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Literary Precedents for Maigret Meets a Milord

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The detective novel has its origins in the Romantic period in the work of Honore de Balzac. The dark, mysterious truth was to be discovered by a superior being, bandit or policeman, living outside the norms of society. In the post-Romantic period, the detective novel of Edgar Allan Poe gave precedence to reason over the forces of darkness, and Arthur Conan Doyle enhanced the power of the intellect by adding the advances of modern science. After World War I, however, the findings of Freud gave greater importance to the irrational forces of the unconscious. Simenon's Maigret represents this latest change in emphasis.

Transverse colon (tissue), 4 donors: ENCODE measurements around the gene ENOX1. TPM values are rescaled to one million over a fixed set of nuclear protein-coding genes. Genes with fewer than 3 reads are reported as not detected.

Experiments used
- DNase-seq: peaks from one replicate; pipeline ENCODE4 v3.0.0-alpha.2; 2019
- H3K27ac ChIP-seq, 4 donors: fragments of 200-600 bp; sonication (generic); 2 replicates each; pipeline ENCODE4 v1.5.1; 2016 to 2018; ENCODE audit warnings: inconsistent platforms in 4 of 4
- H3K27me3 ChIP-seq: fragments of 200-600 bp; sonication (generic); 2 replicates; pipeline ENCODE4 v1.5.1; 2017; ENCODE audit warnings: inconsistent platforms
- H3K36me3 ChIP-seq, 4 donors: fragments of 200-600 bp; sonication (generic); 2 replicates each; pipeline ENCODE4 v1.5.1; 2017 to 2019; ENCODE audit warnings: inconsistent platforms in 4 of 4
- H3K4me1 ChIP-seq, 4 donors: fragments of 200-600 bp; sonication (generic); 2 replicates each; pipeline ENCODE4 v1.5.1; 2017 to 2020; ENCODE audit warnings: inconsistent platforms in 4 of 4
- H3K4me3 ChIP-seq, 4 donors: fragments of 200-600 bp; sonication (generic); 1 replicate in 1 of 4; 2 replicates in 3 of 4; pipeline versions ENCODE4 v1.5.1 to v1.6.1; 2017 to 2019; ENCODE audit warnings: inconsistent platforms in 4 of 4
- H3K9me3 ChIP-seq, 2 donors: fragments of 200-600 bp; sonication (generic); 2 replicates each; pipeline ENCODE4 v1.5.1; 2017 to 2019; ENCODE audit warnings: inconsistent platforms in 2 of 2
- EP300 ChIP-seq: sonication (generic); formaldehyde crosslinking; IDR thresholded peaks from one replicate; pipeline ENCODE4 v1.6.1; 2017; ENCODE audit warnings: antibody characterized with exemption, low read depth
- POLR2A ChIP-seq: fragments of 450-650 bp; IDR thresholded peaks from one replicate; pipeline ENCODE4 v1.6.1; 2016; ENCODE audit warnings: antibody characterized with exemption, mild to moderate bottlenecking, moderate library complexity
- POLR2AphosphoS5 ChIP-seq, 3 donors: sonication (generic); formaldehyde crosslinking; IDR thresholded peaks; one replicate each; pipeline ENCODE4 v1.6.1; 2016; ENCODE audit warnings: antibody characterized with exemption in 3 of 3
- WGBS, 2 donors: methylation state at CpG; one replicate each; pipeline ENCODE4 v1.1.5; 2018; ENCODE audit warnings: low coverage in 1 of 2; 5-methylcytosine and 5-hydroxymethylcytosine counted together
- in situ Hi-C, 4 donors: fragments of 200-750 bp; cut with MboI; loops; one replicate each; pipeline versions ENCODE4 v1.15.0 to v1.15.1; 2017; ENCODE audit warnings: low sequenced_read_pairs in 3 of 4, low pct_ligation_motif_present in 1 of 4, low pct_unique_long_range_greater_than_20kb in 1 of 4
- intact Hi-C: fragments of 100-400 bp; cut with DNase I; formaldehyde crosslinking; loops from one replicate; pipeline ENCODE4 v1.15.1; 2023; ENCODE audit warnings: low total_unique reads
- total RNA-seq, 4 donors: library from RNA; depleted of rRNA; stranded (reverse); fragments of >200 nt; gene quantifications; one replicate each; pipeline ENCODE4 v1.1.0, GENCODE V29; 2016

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This section contains 102 words
(approx. 1 page at 300 words per page)
Buy the Maigret Meets a Milord Short Guide
Copyrights
Beacham's Encyclopedia of Popular Fiction and Beacham's Guide to Literature for Young Adults
Maigret Meets a Milord from Beacham's Encyclopedia of Popular Fiction and Beacham's Guide to Literature for Young Adults. ©2005-2006 Thomson Gale, a part of the Thomson Corporation. All rights reserved.
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